Talking directly about suicide can help someone, including you, in distressful times. Even when we know that asking someone about suicide will not cause them to consider suicide5, it can be difficult to raise the topic. Start with the simple question R U OK? If you don't ask, you may be gambling that no one else will ask before it's too late because they may also be afraid.
The bottom line is that we all need to be involved, show our concern, don't be afraid to ask, and make it our business. What's the worst that can happen? They say "Mind your own business" or "I'm fine, thank-you." The best that can happen is that they see that someone cares and you are able to get them help and alleviate unnecessary suffering and potential harm to themselves or others. The more you know, the more you'll be aware of how many of your friends and possibly family members are in or close to crisis. The law of averages says that 1 in 5 adults have a mental health issue at any one time.
preventable. Knowing the signs is a start, but not enough.
The statement "It takes a village" has never been more
appropriate than in the area of suicide and
that prevention is a shared responsibility where every
person has the potential to make a difference and save
someone's life. Especially
our youth. We all have a roll in suicide prevention and by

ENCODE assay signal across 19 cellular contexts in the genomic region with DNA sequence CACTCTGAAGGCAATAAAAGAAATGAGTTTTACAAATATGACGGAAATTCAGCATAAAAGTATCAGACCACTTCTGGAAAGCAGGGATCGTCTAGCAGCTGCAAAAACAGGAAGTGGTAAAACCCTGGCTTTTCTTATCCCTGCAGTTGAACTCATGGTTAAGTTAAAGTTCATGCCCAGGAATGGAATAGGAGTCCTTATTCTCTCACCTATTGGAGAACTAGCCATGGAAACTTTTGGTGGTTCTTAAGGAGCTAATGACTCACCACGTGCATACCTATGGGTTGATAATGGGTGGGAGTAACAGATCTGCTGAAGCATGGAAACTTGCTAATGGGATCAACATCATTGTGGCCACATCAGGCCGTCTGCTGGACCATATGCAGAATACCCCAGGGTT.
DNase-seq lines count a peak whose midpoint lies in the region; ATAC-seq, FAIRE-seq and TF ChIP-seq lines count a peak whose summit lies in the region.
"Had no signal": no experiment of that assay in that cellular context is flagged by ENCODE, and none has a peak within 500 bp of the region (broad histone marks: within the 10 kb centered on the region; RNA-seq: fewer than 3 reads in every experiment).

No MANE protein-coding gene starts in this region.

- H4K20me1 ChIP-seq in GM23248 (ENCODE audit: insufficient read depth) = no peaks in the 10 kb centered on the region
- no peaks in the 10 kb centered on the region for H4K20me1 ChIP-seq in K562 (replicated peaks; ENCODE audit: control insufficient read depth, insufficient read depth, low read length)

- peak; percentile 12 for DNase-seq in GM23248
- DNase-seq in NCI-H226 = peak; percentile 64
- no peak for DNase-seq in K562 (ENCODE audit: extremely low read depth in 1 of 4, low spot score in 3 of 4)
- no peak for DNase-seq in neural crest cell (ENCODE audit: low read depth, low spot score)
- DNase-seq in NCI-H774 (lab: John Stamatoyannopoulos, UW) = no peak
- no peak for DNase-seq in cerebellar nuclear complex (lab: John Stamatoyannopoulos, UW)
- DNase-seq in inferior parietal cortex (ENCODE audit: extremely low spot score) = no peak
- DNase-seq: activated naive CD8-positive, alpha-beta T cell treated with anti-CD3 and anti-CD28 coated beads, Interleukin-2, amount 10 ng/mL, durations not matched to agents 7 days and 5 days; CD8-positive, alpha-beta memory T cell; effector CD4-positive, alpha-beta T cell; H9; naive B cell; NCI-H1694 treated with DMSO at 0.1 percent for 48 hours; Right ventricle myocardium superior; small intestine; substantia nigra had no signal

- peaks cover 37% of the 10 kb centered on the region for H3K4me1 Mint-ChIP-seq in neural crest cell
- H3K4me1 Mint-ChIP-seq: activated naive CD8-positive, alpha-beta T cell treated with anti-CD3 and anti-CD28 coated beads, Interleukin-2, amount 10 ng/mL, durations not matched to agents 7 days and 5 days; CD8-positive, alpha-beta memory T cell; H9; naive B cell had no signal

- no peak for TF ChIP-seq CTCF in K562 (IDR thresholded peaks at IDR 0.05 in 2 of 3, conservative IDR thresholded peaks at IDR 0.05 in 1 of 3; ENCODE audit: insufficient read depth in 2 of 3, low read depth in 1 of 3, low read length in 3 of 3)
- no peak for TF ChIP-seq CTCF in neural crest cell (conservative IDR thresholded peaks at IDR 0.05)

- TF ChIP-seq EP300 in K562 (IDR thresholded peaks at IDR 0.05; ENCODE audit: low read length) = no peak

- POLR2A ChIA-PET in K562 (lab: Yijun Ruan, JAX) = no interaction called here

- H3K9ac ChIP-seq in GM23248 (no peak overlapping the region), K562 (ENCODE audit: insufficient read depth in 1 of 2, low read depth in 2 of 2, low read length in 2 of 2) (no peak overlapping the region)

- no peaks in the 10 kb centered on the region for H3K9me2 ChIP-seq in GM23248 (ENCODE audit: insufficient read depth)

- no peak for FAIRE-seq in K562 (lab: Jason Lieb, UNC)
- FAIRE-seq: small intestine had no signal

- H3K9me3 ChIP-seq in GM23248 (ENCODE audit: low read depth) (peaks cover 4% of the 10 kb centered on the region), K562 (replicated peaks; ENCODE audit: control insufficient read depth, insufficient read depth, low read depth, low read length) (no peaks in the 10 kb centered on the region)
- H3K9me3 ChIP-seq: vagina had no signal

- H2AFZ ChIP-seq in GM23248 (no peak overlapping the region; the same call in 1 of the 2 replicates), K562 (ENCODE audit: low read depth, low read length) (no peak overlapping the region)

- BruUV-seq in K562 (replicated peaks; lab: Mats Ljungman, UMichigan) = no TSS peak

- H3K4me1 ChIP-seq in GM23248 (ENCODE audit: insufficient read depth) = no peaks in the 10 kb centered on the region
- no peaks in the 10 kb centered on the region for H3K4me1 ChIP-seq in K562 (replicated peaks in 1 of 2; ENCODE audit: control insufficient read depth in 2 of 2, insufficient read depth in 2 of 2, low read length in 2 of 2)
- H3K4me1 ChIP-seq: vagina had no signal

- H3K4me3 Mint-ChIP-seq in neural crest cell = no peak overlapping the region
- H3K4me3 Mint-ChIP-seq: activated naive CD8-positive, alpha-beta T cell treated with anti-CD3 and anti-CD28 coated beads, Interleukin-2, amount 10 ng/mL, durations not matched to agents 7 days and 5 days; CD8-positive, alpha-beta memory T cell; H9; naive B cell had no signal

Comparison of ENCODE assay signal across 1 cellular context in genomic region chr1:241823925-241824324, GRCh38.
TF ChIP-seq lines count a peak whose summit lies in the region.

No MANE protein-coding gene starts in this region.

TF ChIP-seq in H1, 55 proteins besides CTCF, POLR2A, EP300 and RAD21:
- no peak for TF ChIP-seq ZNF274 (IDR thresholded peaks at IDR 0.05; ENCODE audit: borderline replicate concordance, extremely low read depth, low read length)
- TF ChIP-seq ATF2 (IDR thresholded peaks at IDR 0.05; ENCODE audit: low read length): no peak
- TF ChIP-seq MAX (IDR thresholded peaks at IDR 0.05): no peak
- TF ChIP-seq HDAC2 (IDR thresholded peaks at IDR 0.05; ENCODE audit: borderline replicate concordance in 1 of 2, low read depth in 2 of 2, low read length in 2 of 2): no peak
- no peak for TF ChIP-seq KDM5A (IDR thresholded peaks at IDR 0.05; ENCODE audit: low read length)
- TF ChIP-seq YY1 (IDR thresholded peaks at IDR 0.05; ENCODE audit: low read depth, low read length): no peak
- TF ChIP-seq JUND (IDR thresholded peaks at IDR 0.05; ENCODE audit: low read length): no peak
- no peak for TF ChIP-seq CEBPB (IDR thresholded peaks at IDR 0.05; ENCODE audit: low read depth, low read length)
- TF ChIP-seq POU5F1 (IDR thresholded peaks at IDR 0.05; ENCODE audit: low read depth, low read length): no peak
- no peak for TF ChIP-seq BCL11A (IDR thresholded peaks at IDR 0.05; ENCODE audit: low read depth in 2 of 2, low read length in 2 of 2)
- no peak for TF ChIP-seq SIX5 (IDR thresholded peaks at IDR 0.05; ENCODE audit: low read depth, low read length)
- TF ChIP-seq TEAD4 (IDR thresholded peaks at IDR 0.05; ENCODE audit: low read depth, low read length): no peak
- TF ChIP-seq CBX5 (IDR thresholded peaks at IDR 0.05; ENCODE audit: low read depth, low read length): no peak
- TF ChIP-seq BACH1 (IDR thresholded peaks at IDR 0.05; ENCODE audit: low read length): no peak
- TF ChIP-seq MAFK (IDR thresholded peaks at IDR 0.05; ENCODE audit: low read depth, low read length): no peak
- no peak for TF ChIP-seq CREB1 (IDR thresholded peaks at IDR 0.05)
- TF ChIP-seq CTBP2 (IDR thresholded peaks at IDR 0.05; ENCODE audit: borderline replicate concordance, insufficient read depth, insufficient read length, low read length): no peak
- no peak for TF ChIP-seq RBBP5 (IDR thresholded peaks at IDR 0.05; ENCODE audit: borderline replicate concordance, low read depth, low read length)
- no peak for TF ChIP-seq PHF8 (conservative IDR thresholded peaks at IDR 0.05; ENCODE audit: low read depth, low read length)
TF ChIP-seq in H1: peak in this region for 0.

working together we have a good chance to see the change we
wish to see. Zero Attempts.
To change this we're looking for at least 240 individuals, and businesses, organizations, government entities and non-profits who rely on good employees, to donate $50 each for the production and distribution of over 22,000 16-page, four-color, glossy newspaper inserts to be placed in major newspapers in Coos, Curry and Del Norte counties in September which is Suicide Awareness and Prevention month.
Our goal is to remove the stigma around suicide by understanding suicide prevention and demystifying it with informational sections outlining important risk factors, warning signs, and contributing factors, how to intervene and talk with someone you are concerned about, what to say, how to determine if it is an emergency and what to do if it is.
It will have special sections on youth, veterans, and the elderly and a usually overlooked area - the impact of suicide on the workplace.
For your donation you will get your name or the name of your business or organization featured on the back cover joining many other community members to be part of the solution to reduce, eventually to Zero, the number of suicides and attempts in Coos, Curry and Del Norte counties. Send a $50 check today, made payable to United Way of Southwestern Oregon with "Finding Hope" in the memo field and send it to UWSWO, Attn.: Finding Hope, PO Box 1288, Coos Bay, OR 97420. Note whether you want your name or your organization's name listed or if you prefer to remain anonymous.
We hope you see how valuable it could be to get this information in the homes of all of your neighbors where it's handy for reading and thinking about what they can do. We believe that the community will start noticing how many of their family, neighbors and friends might be on the verge of a crisis and how important it is to know what to do, and not do, to show you care.
Suicide is an all-time high in the
U.S. and in Oregon. Join us to change that scenario to make
a difference in people's lives and the lives and health of
our communities. - Gordon Clay